How Medallia is fostering a sales culture where individuality reigns

by Kelly O'Halloran
March 26, 2018
medallia austin sales team
Diana Stephens of Medallia. photo provided by medallia.

Just a few months after joining Medallia, Diana Stephens closed one of her sales team’s largest deals. Sure, she’s a seasoned sales pro with more than four years of experience selling into the tech space. But what helped prepare her for this deal, she said, was the company’s support of her selling style — which had been frowned upon in previous positions.

“This is the first sales job where I didn’t feel the pressure to justify my sales style,” said Stephens, digital sales director. “I’m not naturally an extrovert, and I don’t think being aggressive and high-pressure is an effective way to do sales.”

Medallia’s support, Stephens said, goes beyond encouraging her approach to sales. She also said she feels supported as a woman in sales at a tech company, a field which can at times feel a little bro-y.

“There are more women in sales leadership here than in any other sales organizations I’ve worked at,” said Stephens. “I’m lucky enough to report up to two amazingly talented women.”

We spoke with Stephens to learn more about Medallia’s inclusive sales culture as well as the company’s eponymous “Medallian interview.”

Medallia’s women in leadership have provided valuable coaching, mentorship and insight that has helped me grow immensely.”

Talk to us about the culture of your sales team.

My team is pretty much an even split between men and women. I’ve been in other sales environments where my tactical, problem-solving sales style was treated as a weakness. Here, my natural sales style has been supported and strengthened by coaching from my mentors. With the support and confidence in my ability, I genuinely feel myself blossoming into the killer salesperson I’ve always had the potential to be.


How has Medallia cultivated a gender-inclusive work environment?

In addition to the non-binary bathroom signage in the San Mateo headquarters (which I love), I would say the biggest effort is empowering women leaders. Medallia’s women in leadership have provided valuable coaching, mentorship and insight that has helped me grow immensely. This also makes the office dynamic really healthy, as opposed to some of the previous sales environments I’ve worked that were bro-y and almost felt like a frat house. 

I’ve also worked in environments that were so stodgy you almost felt like you had to be a different person. Our office is great because we’re so lively and have so much fun working together — but there’s none of the frustrating, bro-culture weirdness. It’s a place where you can come in and 100 percent be yourself.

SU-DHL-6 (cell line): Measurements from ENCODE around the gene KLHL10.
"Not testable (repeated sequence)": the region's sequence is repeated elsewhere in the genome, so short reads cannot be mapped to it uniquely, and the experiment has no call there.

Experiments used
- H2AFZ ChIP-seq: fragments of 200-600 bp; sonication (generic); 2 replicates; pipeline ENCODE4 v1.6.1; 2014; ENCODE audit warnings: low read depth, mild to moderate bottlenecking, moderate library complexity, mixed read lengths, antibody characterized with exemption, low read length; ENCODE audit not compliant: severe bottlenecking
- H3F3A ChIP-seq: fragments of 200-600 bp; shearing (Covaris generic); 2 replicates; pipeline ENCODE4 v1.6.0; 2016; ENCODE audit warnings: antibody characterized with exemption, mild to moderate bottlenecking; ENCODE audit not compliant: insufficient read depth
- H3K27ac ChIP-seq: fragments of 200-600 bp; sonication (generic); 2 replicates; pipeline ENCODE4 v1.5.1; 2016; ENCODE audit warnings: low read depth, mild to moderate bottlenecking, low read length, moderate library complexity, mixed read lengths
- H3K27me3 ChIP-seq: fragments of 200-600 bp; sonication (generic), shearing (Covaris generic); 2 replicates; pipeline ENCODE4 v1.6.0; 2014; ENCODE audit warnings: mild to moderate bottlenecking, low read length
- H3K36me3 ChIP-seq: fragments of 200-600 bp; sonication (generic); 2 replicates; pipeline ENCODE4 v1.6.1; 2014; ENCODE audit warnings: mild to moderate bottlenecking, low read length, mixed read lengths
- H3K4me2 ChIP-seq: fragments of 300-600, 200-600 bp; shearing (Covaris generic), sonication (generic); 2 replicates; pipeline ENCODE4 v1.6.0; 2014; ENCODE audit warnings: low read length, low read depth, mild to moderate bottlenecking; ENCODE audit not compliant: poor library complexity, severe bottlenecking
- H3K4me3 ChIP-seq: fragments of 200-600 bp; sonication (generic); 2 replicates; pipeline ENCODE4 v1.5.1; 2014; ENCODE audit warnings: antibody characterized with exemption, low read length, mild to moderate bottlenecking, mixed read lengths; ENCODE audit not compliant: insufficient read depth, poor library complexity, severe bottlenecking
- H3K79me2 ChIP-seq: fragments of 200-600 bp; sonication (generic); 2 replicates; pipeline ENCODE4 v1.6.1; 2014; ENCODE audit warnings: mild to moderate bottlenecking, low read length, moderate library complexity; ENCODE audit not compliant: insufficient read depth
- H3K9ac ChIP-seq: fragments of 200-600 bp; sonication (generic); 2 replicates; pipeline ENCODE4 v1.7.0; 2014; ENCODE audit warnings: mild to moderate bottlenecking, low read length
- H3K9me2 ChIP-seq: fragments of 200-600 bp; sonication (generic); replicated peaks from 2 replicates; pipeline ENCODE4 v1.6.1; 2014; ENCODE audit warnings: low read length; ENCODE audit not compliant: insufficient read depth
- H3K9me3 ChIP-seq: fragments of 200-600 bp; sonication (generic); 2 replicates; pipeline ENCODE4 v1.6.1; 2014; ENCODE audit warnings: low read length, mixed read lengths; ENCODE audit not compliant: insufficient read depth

What’s one of your fondest memories since joining Medallia’s sales team?

At the end of Q4, we had a ‘90s-themed celebration at Austin Roller Rink. Our entire team was there, from brand new salespeople all the way up to our VP. It was fun and silly, and it pushed a few of us just outside our comfort zone while celebrating the incredible wins of everyone on our team.

What’s Medallia’s interview process like?

It’s thorough and logical. After the initial getting-to-know-you interview with the recruiter, I was passed to my now-manager for a deep-dive into my professional accomplishments, challenges and goals. From there, I completed a couple of “challenges.” One challenge involved researching and emailing a top executive from a prospective client to secure a meeting, followed by a debrief with my interviewer to talk through my rationale and collect feedback. After that, I went through the “Medallian interview,” which I was really nervous about.

“Medallian interview.” That sounds pretty distinctive. What does it entail and do you have any tips?

This interview challenges you to reflect on your goals and your failures. It goes far beyond any type of “personality” interview that I’ve gone through before. I recommend spending time beforehand reflecting honestly about when you feel you have failed. Ask yourself: Why did you fail? How did you take ownership of that failure? How have you incorporated what you learned from that experience into your mindset today? What happens if you fail again? These are hard questions to ask yourself, but it’s really important to understand them if you want to understand how you’d contribute to Medallia’s culture.

Any other tips for interviewees?

When I was learning about Medallia, the places that were most helpful for me were the resource section and the press room of the Medallia website. Reading articles, case studies and white papers helped me understand the industry better and helped me understand how Medallia aligns with it.

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